Patients under pressure to order tests as a result of Dr Google. Picture: Supplied
Patients under pressure to order tests as a result of Dr Google. Picture: Supplied

Dr Google could be putting your life at risk

LIFE threatening medical problems aren't being treated and taxpayers are footing the bill for unnecessary medical tests as an increasing number of Australians are led astray by Dr Google.

Doctors have told News Corp patients are quitting their medications and misdiagnosing themselves as a result of searching for heath information online.

"I've seen people successfully convince themselves that a lump in their armpit was a sebaceous cyst when it was breast cancer," emergency physician and former Australian Medical Association Vice president Dr Stephen Parnis told News Corp.

"They presented months later than they should have to a doctor and the cancer was diagnosed at a later stage than it should have been," he said.

Dr Stephen Parnis says people who use Dr Google misdiagnose themselves.
Dr Stephen Parnis says people who use Dr Google misdiagnose themselves.

New research has found more than half (54 per cent) of all Australians use Google at least weekly to look up medical questions and symptoms, and almost three in four (72 per cent) said they have at least once used Google to address their health needs instead of visiting a doctor.

More than 40 per cent of respondents use Google as their only source of information at least half of the time, when searching for medical information.

The survey of 1500 Australians by medical software firm MedicalDirector also found two in three people used the search engine to self diagnose and four in ten became convinced they had a life threatening or terminal illness after searching symptoms online.

"The convenience of looking up health information on Google can easily turn from a habit to a full-blown addiction. I've seen many patients who just can't seem to stop Googling their symptoms, to the point where they need an actual intervention from family and friends to stop them doing it," Dr Charlotte Middleton, GP and Chief Clinical Adviser at MedicalDirector said.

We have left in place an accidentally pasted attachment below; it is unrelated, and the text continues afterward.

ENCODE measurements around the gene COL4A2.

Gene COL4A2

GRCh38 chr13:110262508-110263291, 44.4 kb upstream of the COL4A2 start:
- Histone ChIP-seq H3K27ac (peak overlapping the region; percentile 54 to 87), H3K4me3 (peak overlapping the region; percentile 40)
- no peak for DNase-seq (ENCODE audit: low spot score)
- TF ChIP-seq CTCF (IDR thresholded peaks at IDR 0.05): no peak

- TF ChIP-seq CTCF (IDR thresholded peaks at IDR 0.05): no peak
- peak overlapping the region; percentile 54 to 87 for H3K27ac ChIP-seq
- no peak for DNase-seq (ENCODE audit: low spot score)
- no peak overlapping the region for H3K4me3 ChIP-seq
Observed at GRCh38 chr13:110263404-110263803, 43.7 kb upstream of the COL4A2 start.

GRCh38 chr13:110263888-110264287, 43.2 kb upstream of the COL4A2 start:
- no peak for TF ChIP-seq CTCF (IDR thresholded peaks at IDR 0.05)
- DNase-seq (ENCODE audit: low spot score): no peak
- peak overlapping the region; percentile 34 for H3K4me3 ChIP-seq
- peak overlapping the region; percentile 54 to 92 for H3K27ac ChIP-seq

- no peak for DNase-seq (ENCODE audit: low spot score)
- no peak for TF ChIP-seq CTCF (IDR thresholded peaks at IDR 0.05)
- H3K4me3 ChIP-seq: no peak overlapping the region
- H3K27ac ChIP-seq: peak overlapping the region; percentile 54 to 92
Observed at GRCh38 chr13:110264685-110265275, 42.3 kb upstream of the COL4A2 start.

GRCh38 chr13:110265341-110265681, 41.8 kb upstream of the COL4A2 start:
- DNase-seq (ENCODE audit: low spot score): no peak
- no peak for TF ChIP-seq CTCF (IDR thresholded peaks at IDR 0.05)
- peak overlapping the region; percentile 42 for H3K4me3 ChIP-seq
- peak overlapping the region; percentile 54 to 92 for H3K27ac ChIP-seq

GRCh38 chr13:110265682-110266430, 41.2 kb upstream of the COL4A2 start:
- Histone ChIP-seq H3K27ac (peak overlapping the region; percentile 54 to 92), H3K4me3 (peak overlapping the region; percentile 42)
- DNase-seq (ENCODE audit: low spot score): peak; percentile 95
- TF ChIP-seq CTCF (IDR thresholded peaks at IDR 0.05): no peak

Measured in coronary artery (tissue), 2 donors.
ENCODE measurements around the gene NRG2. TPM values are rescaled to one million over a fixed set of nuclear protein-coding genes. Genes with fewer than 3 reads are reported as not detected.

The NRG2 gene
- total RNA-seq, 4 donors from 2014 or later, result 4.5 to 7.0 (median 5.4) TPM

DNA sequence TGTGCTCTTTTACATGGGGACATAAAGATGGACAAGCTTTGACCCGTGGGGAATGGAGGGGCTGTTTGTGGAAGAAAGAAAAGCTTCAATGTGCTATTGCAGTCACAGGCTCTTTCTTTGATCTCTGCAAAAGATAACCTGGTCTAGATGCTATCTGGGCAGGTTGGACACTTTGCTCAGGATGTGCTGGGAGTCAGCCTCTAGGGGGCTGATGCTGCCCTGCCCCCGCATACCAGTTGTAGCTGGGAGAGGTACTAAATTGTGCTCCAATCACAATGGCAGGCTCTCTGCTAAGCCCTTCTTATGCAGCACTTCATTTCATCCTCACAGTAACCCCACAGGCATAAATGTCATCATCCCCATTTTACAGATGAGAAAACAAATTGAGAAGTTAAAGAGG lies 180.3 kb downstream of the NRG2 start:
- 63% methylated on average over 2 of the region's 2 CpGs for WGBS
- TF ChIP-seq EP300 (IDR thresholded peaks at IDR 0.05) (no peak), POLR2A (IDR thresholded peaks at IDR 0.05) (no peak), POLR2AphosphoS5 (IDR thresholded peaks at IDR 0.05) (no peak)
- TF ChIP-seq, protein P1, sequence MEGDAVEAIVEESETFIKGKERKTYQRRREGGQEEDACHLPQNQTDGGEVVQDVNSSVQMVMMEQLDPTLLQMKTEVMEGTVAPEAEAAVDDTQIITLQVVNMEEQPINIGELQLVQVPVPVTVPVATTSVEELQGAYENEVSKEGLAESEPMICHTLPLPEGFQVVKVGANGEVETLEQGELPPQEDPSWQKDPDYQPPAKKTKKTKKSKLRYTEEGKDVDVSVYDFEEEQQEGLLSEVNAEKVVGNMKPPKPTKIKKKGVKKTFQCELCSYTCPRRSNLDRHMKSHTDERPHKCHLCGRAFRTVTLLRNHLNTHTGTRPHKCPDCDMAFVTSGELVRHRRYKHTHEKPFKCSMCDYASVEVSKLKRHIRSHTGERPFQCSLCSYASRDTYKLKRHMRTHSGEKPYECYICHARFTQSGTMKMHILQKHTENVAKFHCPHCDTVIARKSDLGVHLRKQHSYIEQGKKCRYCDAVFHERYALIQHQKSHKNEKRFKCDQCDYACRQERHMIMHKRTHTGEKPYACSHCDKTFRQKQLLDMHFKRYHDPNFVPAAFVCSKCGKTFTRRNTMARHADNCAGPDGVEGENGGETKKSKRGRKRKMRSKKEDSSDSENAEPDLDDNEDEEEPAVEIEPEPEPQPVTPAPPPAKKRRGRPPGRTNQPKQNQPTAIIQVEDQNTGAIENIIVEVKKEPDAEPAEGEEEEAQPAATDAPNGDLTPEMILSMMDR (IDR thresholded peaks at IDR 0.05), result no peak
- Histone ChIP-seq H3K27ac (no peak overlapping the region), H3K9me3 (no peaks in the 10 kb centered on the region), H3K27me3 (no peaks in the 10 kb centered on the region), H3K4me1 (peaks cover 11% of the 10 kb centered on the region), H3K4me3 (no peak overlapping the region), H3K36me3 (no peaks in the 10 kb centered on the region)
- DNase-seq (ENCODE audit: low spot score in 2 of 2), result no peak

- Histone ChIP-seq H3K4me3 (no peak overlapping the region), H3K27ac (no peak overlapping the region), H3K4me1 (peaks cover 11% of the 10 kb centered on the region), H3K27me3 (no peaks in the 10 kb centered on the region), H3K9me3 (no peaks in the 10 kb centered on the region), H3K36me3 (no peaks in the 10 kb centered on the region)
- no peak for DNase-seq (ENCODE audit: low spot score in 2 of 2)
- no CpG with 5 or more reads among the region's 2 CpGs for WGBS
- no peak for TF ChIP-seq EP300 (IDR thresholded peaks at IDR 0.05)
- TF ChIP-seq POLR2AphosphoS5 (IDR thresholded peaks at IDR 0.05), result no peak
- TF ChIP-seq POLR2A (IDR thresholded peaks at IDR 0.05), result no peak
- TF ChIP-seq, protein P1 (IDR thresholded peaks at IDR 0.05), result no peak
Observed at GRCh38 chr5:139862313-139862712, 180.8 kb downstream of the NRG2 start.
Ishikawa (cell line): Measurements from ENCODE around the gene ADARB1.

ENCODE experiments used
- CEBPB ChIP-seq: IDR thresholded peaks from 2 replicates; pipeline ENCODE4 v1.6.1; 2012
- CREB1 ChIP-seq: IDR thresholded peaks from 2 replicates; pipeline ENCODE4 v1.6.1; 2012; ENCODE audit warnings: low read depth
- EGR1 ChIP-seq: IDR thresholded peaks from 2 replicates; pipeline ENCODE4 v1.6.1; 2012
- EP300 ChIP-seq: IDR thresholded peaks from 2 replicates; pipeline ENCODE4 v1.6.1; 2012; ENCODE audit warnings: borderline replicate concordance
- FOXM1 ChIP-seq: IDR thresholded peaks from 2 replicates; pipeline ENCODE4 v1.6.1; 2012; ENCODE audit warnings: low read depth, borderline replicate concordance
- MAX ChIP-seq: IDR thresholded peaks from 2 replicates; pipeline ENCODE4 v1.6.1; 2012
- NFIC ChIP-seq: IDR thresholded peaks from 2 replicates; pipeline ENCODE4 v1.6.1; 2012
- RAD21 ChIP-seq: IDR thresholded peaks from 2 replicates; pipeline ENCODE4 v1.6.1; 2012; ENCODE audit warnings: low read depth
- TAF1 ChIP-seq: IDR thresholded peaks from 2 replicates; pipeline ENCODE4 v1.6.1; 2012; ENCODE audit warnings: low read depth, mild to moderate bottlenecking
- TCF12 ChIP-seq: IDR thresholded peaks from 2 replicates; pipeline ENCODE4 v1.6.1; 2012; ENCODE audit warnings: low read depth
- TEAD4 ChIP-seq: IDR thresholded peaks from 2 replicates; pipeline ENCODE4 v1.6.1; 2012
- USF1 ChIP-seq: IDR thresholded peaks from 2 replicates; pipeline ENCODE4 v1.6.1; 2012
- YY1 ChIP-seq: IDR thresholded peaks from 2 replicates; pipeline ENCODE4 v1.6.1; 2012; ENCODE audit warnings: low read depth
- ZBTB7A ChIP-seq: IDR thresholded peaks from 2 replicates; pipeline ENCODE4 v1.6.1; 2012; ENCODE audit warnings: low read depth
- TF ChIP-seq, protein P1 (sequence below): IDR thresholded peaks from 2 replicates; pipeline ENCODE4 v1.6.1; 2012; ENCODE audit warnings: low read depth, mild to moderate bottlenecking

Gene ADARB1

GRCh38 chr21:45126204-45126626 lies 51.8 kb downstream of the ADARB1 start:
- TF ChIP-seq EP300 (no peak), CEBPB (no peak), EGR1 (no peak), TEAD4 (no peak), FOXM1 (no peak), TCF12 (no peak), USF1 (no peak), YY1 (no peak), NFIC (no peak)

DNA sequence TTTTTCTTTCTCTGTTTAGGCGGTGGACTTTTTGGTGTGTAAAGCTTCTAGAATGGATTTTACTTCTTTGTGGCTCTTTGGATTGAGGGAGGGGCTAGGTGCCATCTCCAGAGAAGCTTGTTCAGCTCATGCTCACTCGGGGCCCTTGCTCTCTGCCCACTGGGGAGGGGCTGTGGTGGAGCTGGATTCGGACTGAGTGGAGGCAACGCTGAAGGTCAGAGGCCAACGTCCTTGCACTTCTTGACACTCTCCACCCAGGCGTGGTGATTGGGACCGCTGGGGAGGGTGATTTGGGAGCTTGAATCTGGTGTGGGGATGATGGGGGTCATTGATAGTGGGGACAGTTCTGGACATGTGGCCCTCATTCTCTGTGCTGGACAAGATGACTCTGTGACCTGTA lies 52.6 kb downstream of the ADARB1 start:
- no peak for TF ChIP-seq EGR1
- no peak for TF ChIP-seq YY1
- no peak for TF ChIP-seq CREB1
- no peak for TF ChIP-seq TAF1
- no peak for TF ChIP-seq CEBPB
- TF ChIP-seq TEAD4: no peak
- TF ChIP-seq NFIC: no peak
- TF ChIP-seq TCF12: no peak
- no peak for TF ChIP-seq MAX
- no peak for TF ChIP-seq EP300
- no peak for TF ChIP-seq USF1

Among the most common reasons for internet health searches were information on cold and flu medicines (51 per cent), mental health (18 per cent), cancer (7 per cent) and sexual health (6 per cent), the survey found.

 

Young people are more likely to rely on Dr Google. Picture: iStock
Young people are more likely to rely on Dr Google. Picture: iStock

Australian Medical Association ethics expert GP Dr Chris Moy said Dr Google had completely changed the power balance in the doctor patient relationship, it was making patients anxious and costing taxpayers money as people demand unnecessary scans.

A common example was patients visiting their GP demanding a brain scan because an internet search had convinced them their headache was a brain cancer, he said.

"Patients are insisting on something that may not be clinically reasonable and when they force the situation you try to do the right thing but they keep coming back to see you and sometimes you can predict they will force you into it," he said.

Asked if Dr Google was seeing health resources and health spending wasted he said "absolutely".